Logan - Orthopaedic Trauma Program

Logan in a wheelchair with his leg elevated

At 15 years-old, Western Pa. native Logan H. loved competing in “hill climbing” on his dirt bike. Hill climbing is a sport of the motorcycle discipline, where riders use dirt bikes to climb off-road courses that go straight up on hills that have extremely steep gradients.

Logan jumping a ramp on his bikeIn June 2021, Logan was competing the Beaverdale Hillclimb about a half hour from his home in Hollsopple. He had been competing there for a couple of years. But that day, he wrecked his bike and immediately knew something was very wrong.

“He stood up [after the accident] but as his mom, I knew he wasn’t okay,” says Brittani, his mother. “He fell back down and we could see he has snapped his leg below his kneecap.”

Once Logan sustained the injury, there was the issue of getting him safely off the hill and into an ambulance so that he could get to a hospital. The ambulance couldn’t navigate the extremely hilly and rocky terrain, so Logan had to be moved into the bed of someone’s pickup truck and brought to the bottom of the hill before he could be moved into the ambulance.

“That ordeal to get him off the hill took about an hour, and he was in a lot of pain,” says Brittani.

Logan was taken to a nearby hospital where some initial imaging was done to see the extent of Logan’s injury and his leg was reset.

“Doctors there looked at us and said, ‘We’re pretty confident we can [fix Logan’s injury],’ and we decided we just weren’t comfortable with that level of confidence and we’re going to Pittsburgh. We knew Pittsburgh would be the best place for Logan’s care,” said Brittani.

So that day, Logan was transferred via helicopter to UPMC Children’s Hospital of Pittsburgh. When they arrived at UPMC Children’s Hospital’s Emergency Department (ED) they met by Z. Deniz Olgun, MD, a double-fellowship trained orthopaedic surgeon and director of the Pediatric Orthopaedic Trauma Program at Children’s.

Logan sitting on a bikeAfter meeting with Dr. Olgun, it was decided that Logan would go into surgery that night to have an external fixator placed into his leg.

He had the external fixator for about 2 weeks awaiting swelling to improve before returning to Children’s to have the external fixator removed and to have plates and rods inserted into the leg for stability. After this surgery, Logan was fitted with a wound vacuum device – or wound vac – that would decrease air pressure on Logan’s wound and help it heal faster.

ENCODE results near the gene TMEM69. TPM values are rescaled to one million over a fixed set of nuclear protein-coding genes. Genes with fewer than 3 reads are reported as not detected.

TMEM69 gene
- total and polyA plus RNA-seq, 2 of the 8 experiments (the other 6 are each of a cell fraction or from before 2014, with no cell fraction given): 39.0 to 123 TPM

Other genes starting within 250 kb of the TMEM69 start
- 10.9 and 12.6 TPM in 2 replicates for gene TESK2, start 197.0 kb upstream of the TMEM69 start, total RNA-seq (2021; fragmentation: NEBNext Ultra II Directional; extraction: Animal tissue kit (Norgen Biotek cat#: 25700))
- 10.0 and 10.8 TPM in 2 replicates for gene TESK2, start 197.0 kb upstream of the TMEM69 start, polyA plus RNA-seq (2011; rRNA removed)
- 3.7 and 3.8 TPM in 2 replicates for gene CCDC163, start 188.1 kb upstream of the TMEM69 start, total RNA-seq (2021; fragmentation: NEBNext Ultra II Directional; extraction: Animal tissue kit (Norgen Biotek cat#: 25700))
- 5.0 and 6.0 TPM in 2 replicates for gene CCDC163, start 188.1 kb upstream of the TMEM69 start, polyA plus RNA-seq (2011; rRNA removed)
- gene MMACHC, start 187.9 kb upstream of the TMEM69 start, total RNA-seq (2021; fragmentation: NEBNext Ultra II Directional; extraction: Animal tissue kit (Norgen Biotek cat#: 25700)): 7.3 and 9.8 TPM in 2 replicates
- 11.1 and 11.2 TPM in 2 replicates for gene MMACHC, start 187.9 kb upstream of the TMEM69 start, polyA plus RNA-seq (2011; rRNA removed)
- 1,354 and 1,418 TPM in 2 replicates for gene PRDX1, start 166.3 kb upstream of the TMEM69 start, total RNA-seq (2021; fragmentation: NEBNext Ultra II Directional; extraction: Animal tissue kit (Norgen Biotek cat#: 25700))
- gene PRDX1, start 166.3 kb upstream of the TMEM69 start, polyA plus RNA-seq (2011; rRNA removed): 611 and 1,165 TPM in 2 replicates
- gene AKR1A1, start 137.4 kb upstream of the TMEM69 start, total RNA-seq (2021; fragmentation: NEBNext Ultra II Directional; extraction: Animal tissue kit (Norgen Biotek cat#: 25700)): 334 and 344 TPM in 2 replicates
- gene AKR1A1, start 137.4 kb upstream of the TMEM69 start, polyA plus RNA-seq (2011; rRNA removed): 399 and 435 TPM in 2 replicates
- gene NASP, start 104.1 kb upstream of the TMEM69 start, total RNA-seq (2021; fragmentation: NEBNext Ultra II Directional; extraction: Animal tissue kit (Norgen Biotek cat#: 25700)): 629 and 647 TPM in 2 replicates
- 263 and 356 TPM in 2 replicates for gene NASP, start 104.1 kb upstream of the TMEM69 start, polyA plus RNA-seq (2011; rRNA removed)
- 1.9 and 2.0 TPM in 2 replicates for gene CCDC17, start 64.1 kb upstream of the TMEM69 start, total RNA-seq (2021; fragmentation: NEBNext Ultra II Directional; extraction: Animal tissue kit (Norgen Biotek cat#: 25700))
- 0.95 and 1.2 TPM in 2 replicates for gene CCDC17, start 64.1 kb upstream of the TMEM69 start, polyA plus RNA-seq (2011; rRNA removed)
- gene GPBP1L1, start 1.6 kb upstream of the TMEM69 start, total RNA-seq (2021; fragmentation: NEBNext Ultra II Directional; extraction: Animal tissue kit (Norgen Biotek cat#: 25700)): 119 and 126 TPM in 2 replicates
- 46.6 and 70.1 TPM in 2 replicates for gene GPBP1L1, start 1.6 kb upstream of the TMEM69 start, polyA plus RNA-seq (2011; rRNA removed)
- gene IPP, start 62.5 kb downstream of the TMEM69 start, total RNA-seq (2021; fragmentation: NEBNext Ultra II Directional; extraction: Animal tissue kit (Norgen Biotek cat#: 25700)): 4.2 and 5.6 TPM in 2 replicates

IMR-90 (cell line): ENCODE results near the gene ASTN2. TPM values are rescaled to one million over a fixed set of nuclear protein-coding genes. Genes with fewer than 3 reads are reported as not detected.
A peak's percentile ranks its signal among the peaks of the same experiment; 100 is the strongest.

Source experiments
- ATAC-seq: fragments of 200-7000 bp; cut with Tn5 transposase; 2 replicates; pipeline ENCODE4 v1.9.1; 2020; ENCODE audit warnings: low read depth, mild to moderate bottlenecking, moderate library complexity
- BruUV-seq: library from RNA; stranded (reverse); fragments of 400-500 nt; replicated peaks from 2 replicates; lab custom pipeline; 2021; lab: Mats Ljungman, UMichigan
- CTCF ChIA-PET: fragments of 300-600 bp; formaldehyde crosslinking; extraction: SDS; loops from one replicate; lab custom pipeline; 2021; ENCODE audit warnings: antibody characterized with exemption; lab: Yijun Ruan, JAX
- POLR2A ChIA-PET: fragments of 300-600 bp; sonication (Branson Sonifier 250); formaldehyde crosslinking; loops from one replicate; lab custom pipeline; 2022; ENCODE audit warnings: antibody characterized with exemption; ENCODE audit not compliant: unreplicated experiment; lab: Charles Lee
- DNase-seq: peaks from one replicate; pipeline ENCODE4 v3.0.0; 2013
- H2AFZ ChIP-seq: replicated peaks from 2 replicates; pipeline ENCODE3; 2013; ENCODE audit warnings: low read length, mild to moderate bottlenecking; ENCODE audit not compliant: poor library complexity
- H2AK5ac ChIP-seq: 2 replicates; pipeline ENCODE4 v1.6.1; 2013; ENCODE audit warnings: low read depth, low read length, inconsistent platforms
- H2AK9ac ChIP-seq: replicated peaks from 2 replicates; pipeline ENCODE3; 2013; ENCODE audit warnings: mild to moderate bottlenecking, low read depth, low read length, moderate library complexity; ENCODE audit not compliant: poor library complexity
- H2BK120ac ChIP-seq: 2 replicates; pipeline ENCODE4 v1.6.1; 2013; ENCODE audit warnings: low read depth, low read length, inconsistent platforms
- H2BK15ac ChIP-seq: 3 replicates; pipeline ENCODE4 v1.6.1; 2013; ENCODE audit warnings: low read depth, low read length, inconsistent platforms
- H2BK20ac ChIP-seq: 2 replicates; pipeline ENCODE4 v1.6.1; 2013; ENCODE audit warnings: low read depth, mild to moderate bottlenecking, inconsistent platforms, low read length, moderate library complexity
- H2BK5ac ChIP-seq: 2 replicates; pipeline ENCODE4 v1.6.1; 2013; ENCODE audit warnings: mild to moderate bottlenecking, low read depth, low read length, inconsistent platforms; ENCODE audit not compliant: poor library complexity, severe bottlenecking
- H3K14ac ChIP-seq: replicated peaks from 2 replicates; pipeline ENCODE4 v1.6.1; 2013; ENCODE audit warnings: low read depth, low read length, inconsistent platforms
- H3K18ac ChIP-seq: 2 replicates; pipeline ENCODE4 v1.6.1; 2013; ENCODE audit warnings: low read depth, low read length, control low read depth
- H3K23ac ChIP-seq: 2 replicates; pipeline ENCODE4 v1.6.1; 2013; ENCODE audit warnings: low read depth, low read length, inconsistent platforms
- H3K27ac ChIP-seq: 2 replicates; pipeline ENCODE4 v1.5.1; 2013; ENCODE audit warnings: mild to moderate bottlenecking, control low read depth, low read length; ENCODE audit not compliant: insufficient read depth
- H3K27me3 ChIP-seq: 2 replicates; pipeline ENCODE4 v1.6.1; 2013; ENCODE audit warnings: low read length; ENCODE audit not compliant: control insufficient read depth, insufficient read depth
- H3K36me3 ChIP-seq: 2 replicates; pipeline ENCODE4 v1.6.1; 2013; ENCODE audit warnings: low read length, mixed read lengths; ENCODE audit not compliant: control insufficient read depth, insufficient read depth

After 2-3 days, the wound vac was removed and Logan’s recovery journey began.

Dr. Olgun advised that the plates and rods stay in Logan’s leg during the initial stages of recovery for added stability and protection. She said that if they bothered him, he could have them removed after 18 months. She also wanted him to keep in mind that there will be another healing process when the plates and rods are removed, as the bones that they were inserted into will need to heal.

Logan had to be in a wheelchair for a while, but after he was able to put some weight on his leg, he began physical therapy near his hometown about 3 times a week for several months. He slowly was able to put more and more weight on the leg.

“He really had to learn to use his leg again,” said Brittani. “They had him walking on a treadmill, on a stationary bike, doing mobility and strength.”

Logan laying in a hospital bedLogan continued his physical therapy while checking in with Dr. Olgun at regular intervals so that she could monitor his healing. Conveniently, Brittani and Logan were able to have the check ins at Children’s East in Monroeville, which is closer to the family’s hometown and saved them from having to make the trip into the city each time.

“Dr. Olgun and her whole team were amazing,” said Brittani. “I’d always heard good things [about Children’s], other parents would say how great it was. But I never had to take my kids there before this. They were very kid friendly. Very accommodating.”

Logan still has the plates and screws in his leg, but he has otherwise made a great recovery. Brittani says that he still lacks a few degrees of knee flexion, but that they were very happy with his outcomes and level of mobility regained.

Incidentally, after Logan recovered from the broken leg, the very next year he sustained a broken ankle on his other leg in an unrelated accident.

Brittani says they, again, started at an orthopedist near their hometown. Logan said that he felt safe with Dr. Olgun and asked if they could go back to Children’s. So the family ended up taking another trip to see Dr. Olgun and had his broken ankle treated successfully with casting.

Logan walking with a woman helping himNowadays, Logan is going into his senior year of high school is “back to normal.” He’s back on his dirt bike and sticking to drag racing instead of hill climbing.

Brittani says that one of the things she appreciated most about Dr. Olgun and the Children’s team is that they were “thorough, patient, and caring.”

“Any questions that we had, [the Children’s staff] would take the time to thoroughly answer them or point us in the right direction,” says Brittani. “And I appreciated how they would talk with a child as a child – they wouldn’t use big, long words like you would when talking to adults and made it understandable for Logan where he was at.”

Logan echoed his mother’s sentiments saying, “You could tell Dr. Olgun really cared. We weren’t treated like just another patient. She reassured me that it was the route she would take if it were her or her own kid. It made me feel very comfortable about the decisions that were being made.”